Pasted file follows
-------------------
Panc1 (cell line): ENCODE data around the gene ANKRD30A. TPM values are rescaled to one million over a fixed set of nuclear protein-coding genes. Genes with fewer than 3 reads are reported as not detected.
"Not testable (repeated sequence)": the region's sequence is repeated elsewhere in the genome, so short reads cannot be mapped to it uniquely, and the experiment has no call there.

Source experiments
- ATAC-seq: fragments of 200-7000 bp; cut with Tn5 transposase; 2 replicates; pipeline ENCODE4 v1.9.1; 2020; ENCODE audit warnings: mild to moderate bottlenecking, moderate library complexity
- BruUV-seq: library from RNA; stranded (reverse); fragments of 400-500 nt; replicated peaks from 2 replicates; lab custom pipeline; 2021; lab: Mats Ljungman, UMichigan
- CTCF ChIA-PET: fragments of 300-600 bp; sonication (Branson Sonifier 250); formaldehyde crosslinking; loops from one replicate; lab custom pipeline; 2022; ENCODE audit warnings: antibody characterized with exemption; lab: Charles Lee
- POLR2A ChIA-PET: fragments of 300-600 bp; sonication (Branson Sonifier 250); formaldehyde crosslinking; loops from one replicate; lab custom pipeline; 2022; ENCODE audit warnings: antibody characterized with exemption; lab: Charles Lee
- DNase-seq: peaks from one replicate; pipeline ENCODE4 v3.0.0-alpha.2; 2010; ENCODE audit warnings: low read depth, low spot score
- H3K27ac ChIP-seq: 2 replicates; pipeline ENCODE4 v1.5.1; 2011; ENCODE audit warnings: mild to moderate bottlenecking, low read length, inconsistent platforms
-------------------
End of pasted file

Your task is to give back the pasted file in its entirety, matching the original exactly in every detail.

Panc1 (cell line): ENCODE data around the gene ANKRD30A. TPM values are rescaled to one million over a fixed set of nuclear protein-coding genes. Genes with fewer than 3 reads are reported as not detected.
"Not testable (repeated sequence)": the region's sequence is repeated elsewhere in the genome, so short reads cannot be mapped to it uniquely, and the experiment has no call there.

Source experiments
- ATAC-seq: fragments of 200-7000 bp; cut with Tn5 transposase; 2 replicates; pipeline ENCODE4 v1.9.1; 2020; ENCODE audit warnings: mild to moderate bottlenecking, moderate library complexity
- BruUV-seq: library from RNA; stranded (reverse); fragments of 400-500 nt; replicated peaks from 2 replicates; lab custom pipeline; 2021; lab: Mats Ljungman, UMichigan
- CTCF ChIA-PET: fragments of 300-600 bp; sonication (Branson Sonifier 250); formaldehyde crosslinking; loops from one replicate; lab custom pipeline; 2022; ENCODE audit warnings: antibody characterized with exemption; lab: Charles Lee
- POLR2A ChIA-PET: fragments of 300-600 bp; sonication (Branson Sonifier 250); formaldehyde crosslinking; loops from one replicate; lab custom pipeline; 2022; ENCODE audit warnings: antibody characterized with exemption; lab: Charles Lee
- DNase-seq: peaks from one replicate; pipeline ENCODE4 v3.0.0-alpha.2; 2010; ENCODE audit warnings: low read depth, low spot score
- H3K27ac ChIP-seq: 2 replicates; pipeline ENCODE4 v1.5.1; 2011; ENCODE audit warnings: mild to moderate bottlenecking, low read length, inconsistent platforms